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No free sampling at Fredricksburg Brewing Company

My friend stopped at the Fredricksburg Brewing Company last week for lunch. The bartender asked him if he wanted a beer and my friend asked for a taste of the Pale Ale to make sure he liked it before ordering a full pint. The bartender poured him a 4oz glass and told him it would cost $1.50.
My friend asked if the bartender was joking and he replied, "No, we charge $1.50 for a taste".

Seems way out of line to me - I heard the beer wasn't any good anyway...

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  1. I think 4 oz. is WAY more than a taste. But I think it should have been explained to him ahead of time.

    1 Reply
    1. re: c oliver

      I have one of those little 2oz. measuring "cups" so I measured out 1, 2 and 4oz. One was clearly, again IMO only, a "taste," two was what I'd call a generous pour for a "taste," and four was a partial glass of beer. I think a bar would be nuts to give someone 4oz. as a taste. To me, having a taste of one means I might want to taste a second one. Still doesn't excuse not telling the customer ahead of time.

    2. Samplers at brew pubs of 4-6 varieties of your choice in about 4-ounce glasses are a lot of fun, and the $6/ pint your friend was charged seems reasonable.
      Was your friend looking for money for nothing, and the chicks are free? There is no free sampling at the Federal Reserve Bank in Dallas, either.

      1 Reply
      1. re: Veggo

        true, but if that tender had pulled that shenanigan on me, I would have been calculating 15% of $1.50 instantly!;-)

      2. 4 ounce Samplers of all 8 microbrews at a local place in San Diego is ~$8.50.

        The only place I've seen free samplers is Gordon Biersch. Those are an ounce or less and meant to get you to sample a taste then order a pint. GB is also a chain.

        1. If my husband is unsure about a beer he hasn't tried before, he'll ask for a taste or the waiter/waitress will offer. He has never been charged and he's done this up and down the East Coast and West Coast. The general understanding is that you'll order a full pint if you like it, if not you'll get something else.

          Restaurants should charge for the flights because you are getting 4-6 differen't tastes at 4oz each which add up to at least a full pint. But to charge for tasting one beer seems like a "nickel and dime" tactic.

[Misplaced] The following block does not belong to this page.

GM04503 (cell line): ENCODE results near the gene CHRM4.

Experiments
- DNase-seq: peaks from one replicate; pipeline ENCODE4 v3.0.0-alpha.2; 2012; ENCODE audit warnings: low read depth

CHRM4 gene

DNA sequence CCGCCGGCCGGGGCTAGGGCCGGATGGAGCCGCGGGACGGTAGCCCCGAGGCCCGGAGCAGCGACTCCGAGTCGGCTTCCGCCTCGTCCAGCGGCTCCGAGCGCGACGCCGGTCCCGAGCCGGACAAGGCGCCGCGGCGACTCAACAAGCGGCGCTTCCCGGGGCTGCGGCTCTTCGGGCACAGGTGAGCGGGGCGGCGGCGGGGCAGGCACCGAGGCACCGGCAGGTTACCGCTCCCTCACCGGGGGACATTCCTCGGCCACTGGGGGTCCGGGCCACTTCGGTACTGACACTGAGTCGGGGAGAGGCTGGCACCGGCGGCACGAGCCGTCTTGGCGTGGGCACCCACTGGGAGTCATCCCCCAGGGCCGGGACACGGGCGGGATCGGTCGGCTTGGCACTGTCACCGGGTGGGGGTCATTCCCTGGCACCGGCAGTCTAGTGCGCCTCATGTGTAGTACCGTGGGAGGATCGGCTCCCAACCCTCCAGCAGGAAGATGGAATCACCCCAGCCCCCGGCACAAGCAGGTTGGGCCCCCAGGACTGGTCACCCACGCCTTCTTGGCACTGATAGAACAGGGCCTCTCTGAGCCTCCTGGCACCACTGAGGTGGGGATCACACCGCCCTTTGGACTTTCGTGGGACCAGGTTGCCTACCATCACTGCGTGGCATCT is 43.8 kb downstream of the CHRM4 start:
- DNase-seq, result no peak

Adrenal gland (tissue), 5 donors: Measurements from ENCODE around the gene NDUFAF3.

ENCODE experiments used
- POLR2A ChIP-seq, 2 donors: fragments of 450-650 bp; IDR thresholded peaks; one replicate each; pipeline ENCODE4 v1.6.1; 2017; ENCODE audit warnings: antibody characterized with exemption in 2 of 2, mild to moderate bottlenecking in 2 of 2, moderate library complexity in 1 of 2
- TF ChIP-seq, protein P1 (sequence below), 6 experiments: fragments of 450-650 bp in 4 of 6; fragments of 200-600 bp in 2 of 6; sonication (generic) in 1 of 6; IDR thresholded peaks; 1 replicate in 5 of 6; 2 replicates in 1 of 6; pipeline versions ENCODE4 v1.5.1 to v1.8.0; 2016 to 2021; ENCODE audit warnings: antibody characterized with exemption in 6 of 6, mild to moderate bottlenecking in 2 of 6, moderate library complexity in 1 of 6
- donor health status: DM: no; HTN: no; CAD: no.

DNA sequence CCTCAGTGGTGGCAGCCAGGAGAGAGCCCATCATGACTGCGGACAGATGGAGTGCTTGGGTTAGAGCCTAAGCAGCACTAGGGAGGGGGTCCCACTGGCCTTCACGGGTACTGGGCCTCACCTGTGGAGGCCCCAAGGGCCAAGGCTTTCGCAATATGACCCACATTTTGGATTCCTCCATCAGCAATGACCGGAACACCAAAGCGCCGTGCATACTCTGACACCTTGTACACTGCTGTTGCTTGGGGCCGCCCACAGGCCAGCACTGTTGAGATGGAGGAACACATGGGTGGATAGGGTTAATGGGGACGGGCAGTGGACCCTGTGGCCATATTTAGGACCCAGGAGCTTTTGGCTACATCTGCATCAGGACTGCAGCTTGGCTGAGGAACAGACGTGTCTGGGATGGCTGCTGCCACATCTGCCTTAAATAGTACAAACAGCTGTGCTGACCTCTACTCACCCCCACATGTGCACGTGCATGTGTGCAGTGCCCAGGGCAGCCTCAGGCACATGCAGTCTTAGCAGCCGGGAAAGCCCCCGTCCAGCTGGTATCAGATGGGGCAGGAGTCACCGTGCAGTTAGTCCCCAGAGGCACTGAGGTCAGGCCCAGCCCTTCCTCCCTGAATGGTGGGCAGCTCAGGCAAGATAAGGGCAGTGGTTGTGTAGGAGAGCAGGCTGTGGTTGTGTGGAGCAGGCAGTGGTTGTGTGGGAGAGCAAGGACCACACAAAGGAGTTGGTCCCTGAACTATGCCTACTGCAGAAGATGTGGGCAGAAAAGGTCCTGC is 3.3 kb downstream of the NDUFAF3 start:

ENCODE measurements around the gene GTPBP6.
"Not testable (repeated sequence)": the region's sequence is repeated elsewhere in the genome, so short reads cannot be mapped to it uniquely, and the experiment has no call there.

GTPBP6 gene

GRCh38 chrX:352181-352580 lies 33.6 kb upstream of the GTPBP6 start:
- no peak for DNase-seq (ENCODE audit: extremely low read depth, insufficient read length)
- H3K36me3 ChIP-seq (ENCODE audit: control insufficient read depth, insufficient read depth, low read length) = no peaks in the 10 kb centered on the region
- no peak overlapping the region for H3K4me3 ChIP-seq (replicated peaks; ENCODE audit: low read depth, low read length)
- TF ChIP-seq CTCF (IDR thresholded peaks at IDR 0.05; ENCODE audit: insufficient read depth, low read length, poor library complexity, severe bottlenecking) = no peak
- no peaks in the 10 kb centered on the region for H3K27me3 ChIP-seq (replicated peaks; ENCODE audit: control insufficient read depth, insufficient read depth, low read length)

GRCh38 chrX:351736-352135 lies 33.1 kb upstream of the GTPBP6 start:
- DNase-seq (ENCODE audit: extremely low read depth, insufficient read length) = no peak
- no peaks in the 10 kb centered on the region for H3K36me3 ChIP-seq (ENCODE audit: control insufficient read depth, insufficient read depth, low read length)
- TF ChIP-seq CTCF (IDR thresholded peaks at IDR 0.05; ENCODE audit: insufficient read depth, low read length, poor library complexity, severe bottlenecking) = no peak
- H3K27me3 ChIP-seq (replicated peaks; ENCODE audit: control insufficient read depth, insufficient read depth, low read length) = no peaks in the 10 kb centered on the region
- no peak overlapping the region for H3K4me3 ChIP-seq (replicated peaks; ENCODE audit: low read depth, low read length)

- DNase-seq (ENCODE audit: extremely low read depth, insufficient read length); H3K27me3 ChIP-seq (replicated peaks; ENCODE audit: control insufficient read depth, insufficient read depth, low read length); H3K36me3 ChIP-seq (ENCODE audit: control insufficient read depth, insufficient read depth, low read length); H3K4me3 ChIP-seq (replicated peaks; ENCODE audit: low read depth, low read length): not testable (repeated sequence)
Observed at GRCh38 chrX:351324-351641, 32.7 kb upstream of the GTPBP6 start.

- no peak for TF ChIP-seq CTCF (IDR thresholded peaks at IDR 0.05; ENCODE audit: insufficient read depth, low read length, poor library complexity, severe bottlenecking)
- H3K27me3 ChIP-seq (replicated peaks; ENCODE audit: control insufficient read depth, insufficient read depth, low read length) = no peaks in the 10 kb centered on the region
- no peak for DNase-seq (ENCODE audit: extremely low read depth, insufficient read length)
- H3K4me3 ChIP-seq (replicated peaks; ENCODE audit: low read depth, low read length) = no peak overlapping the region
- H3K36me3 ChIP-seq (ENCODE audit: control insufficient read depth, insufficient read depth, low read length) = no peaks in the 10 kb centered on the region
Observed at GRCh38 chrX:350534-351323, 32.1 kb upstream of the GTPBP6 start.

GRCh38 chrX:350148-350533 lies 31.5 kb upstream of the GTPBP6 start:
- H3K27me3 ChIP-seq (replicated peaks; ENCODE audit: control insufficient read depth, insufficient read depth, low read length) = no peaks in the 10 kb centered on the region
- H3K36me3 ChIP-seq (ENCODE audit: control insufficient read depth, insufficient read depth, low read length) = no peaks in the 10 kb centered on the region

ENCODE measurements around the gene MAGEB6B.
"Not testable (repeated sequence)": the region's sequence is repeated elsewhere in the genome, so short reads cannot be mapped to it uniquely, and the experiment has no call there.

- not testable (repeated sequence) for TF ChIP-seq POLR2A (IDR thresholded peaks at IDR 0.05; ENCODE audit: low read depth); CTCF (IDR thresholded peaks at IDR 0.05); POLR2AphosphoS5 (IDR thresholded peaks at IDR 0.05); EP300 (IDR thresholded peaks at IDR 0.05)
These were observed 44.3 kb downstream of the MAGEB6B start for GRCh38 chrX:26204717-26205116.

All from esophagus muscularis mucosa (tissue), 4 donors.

Or, maybe they charge because they know their beer isn't good/customers weren't ordering a full pint after getting a taste so they started charging for the tasters to generate some revenue? :)

          21 Replies
          1. re: SeoulQueen

            I think there's a HUGE difference between a "taste" and 4 oz.

            1. re: c oliver

              Not sure what your point was, but based on experience, my husband has received "tastes" that range from a generous sip to a full 4 oz. The full 4 oz happen enough that we don't see it as extraordinary when it occurs. Maybe it has to do with the fact that my husband is very knowledgeable about beer and will often have chats with the waitstaff about their beer list before he orders.

              The OP's friend asked for a taste - the bartender could have given him 1-2 oz and not charged. At the least, the bartender should have told him the policy BEFORE pouring that 4oz.

              1. re: SeoulQueen

                My point was that I and it appears others think 4 oz. is more than just a taste. I'm not sure what you don't understand about that but let me know if I can explain further. And I and others have also stated that the bartender should have communicated their policy. What happens with one person and what the policy is and how it should be communicated are, IMO, totally unrelated.

                1. re: c oliver

                  So 4 oz is not a taste. The person asked for a taste. Why did he receive 4 oz then? I think that is their point...he didn't ask for 4 oz. He asked for a taste. You agree that 4 oz is more than a taste. I actually am not fond of free sampling myself, but if you do have someone asking for a sample, and your policy is no free samples, then i think you should tell your customer that we don't do samples, but we can give you a 4 oz glass for 1.50.

                  1. re: c oliver

                    how much would four ounces set back anyone? i'd happily pay for four ounces knowing there is substantial cost of brewing and serving good beer.

                    to grumble about being denied a freebie reveals quite a bit.

                    1. re: epabella

                      >>> to grumble about being denied a freebie reveals quite a bit

                      No. That is not the point at all

                      1. The OP asked for a taste, not 4oz
                      2. If there is a charge, the bartender should have said so

                      Therre are times when I personally don't want to be stuck with a glass of something I hate ... even 4oz.

                      The best would have been for the bartender to say that they don't offer tastes, but they have small samples for a reduced price.

                      1. re: rworange

                        if i wanted to taste a bigmac, i guess old mcdonald will quarter one? or maybe sample a pizza so i get a free slice at pizzahut? every little counts given the high cost of living today.

                        1. re: epabella

                          Actually both Mcdonald's and pizzahut near my last home in the US did give free samples on certain days. I always thought that was stupid because who hasn't tried a quarter pounder?

                          Sometimes, as the old saying goes, people are penny-wise and pound-foolish.